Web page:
“Thank you for being so kind to me, I had expected much worse”, said Dileep Padgaonkar.
“Thank you for being so kind to me, I had expected much worse”, said Dileep Padgaonkar in response to a particularly belligerent question answer session on culmination of a discussion on the interlocutor’s report on Jammu and Kashmir. The comment was made at an event organized on 21st July 2012, at New Delhi by a think tank “India Foundation,” to discuss the report. Apart from Dileep Padgaonkar the panellists included Arun Jetley, leader of the opposition, Arif Mohammad Khan, former Union Minister and Dr Jitendra Singh, Director of a think tank, JK Study Centre. Smt Nirmala Sitharaman, one of the directors of India Foundation, chaired the proceedings. The discussion witnessed a brief overview of the report presented by Dileep Padgaonkar followed by the other panellists giving their views; in the end came the question answer session. The three other speaker, in language bordering on the abrupt to diplomatic, expressed dissatisfaction on the content, context and recommendations of the report. A large number of people from across the country, especially from Jammu and Kashmir, had come to participate in the discussion. Not one spoke in favour of the report and Dileep Padgaonkar was well and fairly cornered.
The not very congenial proceedings and Dileep Padgaonkar’s final response led me to mull over a very basic question – If he and his team members were aware of the negative response that their report would generate, why did they table it in the first case? Surely, they would have realised that what they were saying went against the emotions and aspirations of significant segments of the society whose problems they were mandated to resolve. They had an option to state that the political divides in the State, in their present form, gave no space for interlocution and this exercise be called off. They could have emphasised that the people need time to come to terms with the turmoil that they had faced during the period of peak terrorism and insurgency. This would have been a more mature response and sage advice to a government which is hell bent in thrusting a solution down the throats of a bewildered population not yet ready to accept the same. Had the interlocutors done this, Dileep Padgaonkar would have been feted in the same place where he received brickbats. As things stand now the report has, instead of showing the way forward, regressed discussions to the very fundamentals of the so-called dispute. We are back to discussing the period of accession; dubious political machinations orchestrated by some leaders of the independence era and dangerously explosive issues like addressing Indian territory under forcible occupation of Pakistan as “Pakistan administered Kashmir.”
From the exposition given by Dileep Padgaonkar one got an impression that the group set about its task only with peripheral knowledge of the history, geography and civilisation of the people they were to deal with. As a result, when they came face to face with the problems, they were left a trifle overawed and much confused. This would happen to any outsider who is suddenly accosted with the complexities of regional divides, critical demography’s, political complexities, strategic imperatives, political blunders, corruption, economic segregation, unmitigated violence and a host of other very complex issues. It is even more difficult for urbane intellectuals to come to terms with such harsh realities and clearly, the interlocutors were affected by what they saw and heard. Therefore, an element of emotion crept into what should have been recommendations based on hard facts and political realities. Due to an inability to view the larger picture they have tried to please everyone and in the process, accentuated the divides.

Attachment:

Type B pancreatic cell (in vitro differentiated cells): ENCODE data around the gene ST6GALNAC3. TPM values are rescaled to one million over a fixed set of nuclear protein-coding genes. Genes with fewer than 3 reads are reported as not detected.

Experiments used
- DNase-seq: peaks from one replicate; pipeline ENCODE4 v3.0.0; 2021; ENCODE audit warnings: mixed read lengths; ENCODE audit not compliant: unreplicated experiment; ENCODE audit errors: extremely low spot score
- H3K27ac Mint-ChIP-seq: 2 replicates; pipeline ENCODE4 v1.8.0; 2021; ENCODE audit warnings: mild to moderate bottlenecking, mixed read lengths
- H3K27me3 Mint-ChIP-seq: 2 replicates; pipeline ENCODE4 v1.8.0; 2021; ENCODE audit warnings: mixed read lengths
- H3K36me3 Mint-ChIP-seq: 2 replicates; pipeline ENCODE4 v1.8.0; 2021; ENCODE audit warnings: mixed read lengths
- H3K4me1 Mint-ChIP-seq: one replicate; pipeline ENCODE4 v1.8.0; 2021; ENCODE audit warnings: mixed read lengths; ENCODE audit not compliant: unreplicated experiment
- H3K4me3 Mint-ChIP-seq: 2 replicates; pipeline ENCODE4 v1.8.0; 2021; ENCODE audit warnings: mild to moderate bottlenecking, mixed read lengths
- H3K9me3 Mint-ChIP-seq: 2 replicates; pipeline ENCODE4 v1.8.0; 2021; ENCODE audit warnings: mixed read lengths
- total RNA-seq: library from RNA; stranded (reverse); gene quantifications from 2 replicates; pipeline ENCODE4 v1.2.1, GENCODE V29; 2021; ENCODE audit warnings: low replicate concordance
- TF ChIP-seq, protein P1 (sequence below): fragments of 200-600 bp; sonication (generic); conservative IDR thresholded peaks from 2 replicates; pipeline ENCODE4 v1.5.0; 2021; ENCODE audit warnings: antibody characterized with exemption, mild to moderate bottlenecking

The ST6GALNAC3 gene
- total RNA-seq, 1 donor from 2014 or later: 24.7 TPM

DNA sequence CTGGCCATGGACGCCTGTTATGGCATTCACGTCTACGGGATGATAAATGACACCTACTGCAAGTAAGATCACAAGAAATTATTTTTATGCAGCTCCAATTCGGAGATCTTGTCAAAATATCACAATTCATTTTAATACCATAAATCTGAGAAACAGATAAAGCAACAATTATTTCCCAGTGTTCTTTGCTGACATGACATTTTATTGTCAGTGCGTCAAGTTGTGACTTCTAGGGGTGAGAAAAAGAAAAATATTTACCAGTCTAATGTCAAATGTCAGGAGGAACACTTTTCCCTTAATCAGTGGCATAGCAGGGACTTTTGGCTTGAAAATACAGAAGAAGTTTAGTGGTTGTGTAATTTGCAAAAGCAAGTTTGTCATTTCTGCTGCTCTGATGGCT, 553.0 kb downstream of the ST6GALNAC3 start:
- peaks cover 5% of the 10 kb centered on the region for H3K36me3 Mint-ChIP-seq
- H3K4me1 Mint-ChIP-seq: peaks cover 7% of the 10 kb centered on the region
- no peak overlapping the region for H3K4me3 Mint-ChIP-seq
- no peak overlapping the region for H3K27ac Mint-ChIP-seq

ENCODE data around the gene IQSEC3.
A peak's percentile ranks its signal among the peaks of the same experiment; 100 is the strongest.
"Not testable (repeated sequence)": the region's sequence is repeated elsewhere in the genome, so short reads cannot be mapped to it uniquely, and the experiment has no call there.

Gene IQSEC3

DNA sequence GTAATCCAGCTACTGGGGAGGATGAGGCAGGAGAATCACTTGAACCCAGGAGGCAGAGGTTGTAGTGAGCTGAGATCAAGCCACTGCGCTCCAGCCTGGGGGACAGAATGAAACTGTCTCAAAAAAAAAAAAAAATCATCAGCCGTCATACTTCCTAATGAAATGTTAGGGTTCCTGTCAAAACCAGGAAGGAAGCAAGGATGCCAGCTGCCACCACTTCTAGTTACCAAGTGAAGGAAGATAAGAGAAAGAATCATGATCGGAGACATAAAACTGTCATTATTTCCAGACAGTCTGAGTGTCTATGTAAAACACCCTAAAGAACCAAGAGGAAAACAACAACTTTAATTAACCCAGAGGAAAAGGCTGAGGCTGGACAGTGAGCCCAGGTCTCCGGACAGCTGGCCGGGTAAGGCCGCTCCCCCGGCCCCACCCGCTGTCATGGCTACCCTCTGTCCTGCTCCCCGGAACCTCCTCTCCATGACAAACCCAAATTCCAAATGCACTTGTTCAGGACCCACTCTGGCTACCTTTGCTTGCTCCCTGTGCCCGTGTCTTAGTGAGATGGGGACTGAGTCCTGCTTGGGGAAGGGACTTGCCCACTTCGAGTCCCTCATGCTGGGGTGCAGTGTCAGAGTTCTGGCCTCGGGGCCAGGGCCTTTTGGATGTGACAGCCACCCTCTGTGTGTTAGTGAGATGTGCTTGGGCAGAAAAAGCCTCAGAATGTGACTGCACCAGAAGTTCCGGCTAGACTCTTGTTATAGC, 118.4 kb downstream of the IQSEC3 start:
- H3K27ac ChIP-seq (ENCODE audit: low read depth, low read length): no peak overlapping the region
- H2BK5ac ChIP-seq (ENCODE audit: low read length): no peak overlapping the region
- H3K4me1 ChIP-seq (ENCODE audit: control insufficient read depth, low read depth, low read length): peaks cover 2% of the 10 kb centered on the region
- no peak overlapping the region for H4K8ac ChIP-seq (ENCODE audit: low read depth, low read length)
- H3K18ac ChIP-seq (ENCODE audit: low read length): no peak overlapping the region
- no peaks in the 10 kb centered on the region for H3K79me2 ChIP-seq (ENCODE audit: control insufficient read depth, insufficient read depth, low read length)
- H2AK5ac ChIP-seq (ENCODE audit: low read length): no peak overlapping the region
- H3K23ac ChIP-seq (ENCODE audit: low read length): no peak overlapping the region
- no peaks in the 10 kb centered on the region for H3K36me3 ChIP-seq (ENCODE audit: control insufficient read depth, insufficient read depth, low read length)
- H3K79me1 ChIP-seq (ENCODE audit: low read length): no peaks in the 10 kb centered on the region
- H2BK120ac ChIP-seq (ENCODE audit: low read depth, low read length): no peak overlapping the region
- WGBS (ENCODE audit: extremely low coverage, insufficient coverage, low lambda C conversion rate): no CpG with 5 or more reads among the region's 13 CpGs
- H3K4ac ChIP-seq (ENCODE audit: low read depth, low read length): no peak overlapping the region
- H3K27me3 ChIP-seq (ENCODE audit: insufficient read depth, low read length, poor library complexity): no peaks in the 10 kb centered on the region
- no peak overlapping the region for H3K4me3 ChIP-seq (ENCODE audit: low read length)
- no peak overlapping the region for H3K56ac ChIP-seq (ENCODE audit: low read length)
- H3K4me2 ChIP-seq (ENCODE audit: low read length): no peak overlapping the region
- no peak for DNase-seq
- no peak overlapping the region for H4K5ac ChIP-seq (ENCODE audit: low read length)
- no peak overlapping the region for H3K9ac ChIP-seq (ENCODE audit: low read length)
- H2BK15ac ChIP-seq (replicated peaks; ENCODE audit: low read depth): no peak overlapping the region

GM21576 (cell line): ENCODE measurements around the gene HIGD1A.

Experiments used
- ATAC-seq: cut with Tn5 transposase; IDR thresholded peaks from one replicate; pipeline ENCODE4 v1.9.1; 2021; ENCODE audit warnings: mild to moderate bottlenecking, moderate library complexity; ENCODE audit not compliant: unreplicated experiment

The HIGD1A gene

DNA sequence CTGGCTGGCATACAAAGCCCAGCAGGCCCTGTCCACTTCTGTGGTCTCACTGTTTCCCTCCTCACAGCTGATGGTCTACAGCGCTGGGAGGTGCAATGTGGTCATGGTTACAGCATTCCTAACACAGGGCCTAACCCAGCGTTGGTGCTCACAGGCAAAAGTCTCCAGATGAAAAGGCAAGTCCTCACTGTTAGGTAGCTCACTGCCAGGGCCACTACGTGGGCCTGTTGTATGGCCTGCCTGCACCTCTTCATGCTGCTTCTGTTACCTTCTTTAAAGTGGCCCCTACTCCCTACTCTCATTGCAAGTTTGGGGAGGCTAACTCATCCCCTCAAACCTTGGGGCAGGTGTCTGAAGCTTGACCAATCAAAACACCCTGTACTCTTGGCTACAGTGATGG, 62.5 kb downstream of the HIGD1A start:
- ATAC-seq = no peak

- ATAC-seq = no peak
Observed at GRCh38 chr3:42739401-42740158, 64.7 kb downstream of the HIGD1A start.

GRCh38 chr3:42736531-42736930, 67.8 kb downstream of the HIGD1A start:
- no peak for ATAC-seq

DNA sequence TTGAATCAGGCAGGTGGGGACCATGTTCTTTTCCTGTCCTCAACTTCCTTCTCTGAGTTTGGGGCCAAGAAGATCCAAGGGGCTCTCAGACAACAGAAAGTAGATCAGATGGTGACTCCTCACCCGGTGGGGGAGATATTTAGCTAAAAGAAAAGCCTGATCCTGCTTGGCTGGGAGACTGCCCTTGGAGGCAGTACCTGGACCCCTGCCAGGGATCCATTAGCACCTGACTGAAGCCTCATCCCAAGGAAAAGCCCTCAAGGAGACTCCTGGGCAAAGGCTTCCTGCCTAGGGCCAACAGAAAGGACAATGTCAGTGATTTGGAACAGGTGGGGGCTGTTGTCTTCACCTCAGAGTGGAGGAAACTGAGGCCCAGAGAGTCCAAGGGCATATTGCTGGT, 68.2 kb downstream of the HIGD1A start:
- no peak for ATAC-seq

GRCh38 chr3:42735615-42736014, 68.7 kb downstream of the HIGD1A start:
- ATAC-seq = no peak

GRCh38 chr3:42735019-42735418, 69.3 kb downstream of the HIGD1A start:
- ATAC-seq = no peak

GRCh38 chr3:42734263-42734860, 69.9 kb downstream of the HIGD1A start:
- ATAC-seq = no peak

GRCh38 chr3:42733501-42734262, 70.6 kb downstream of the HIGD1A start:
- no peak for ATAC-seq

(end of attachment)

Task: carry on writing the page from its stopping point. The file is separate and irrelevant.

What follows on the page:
There is no point left in analysing the report whose redundancy has been established. The best way forward would be to catch the main points of dissension and make them the benchmarks for future debates. The main issue articulated brilliantly by Arif Mohammad Khan relates to the relationship of foreign sponsored terrorism and insurgency with the debilitating circumstances of the state. We all know what happened in the terrible period when terrorism was at a peak, what now needs to be looked into on priority one is the manner in which it was dealt with by the collective will of the people and the unrelenting support of the security forces; the affect that this battle had on the generation which fought it; the affect which it will have on the generations that are picking up the threads and trying to move on in life and, most important, the actions that need to be taken to ensure that this never happens again.
It was very evident from the discussions that security was, is and will remain the main issue in Jammu and Kashmir and this is exactly what the interlocutors tended to ignore. Dileep Padgaonkar made only a peripheral reference to this aspect. He talked of discussions with the Director General of Police and Paramilitary forces and conveniently forgot to mention the Army; it was only later when other panellists spoke emphatically about security that he referred to some informal discussions with army commanders in Srinagar and Udhampur. All other panellists, on the other hand, gave maximum attention to security aspects; cross border terrorism and the stake of the army in the region. Arun Jetley went to the extent of stating that those who are rooting for partial revocation of the Armed Forces Special Powers Act deserve to be in the Hurriyat.
Instead of facilitating integration and forward movement the interlocutors have opened a series of Pandora boxes. No progress can be made on the basis of the recommendations contained in the report since it is misconceived and out of depth. It has neither articulated the real issues nor addressed the roots of the problem. The only option left is to ignore it and move on.